Abstract: In this paper, we theoretically study the problem of binary classification in the presence of random classification noise — the learner, instead of seeing the true labels, sees labels that have independently been flipped with some small probability. Moreover, random label noise is class-conditional — the flip probability depends on the class. We provide two approaches to suitably modify any given surrogate loss function. First, we provide a simple unbiased estimator of any loss, and obtain performance bounds for empirical risk minimization in the presence of iid data with noisy labels. If the loss function satisfies a simple symmetry condition, we show that the method leads to an efficient algorithm for empirical minimization. Second, by leveraging a reduction of risk minimization under noisy labels to classification with weighted 0-1 loss, we suggest the use of a simple weighted surrogate loss, for which we are able to obtain strong empirical risk bounds. This approach has a very remarkable consequence — methods used in practice such as biased SVM and weighted logistic regression are provably noise-tolerant. On a synthetic non-separable dataset, our methods achieve over 88% accuracy even when 40% of the labels are corrupted, and are competitive with respect to recently proposed methods for dealing with label noise in several benchmark datasets.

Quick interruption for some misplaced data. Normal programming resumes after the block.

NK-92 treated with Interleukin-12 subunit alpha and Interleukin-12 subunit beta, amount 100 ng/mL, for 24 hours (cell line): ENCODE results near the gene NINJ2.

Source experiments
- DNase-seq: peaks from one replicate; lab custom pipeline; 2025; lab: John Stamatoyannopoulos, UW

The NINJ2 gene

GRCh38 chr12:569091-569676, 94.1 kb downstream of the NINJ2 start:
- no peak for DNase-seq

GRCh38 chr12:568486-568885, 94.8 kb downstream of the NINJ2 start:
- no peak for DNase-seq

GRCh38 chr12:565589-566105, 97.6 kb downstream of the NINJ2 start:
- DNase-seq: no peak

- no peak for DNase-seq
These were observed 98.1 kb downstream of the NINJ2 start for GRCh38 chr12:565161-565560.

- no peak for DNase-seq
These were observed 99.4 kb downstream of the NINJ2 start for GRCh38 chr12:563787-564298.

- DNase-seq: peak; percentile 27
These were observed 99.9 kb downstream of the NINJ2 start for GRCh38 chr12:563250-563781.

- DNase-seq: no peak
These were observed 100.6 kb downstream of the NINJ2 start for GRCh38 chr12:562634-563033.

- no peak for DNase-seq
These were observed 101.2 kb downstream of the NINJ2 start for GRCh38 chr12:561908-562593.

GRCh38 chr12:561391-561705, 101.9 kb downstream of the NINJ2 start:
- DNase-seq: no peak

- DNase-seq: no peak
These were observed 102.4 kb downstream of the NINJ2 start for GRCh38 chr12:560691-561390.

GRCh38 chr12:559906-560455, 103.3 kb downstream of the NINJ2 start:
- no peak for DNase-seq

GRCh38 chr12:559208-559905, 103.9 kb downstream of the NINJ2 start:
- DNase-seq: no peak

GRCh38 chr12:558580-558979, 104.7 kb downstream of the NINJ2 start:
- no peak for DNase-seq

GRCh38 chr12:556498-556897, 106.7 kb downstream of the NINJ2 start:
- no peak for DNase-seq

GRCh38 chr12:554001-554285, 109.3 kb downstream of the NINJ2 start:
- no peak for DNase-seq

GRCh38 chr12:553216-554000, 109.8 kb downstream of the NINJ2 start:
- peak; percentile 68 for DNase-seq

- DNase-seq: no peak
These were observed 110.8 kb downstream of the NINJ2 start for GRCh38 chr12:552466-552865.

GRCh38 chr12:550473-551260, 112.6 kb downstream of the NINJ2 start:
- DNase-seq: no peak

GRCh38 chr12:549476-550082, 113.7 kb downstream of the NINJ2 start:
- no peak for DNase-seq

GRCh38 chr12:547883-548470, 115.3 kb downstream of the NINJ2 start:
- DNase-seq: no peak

- Empirical Risk Minimization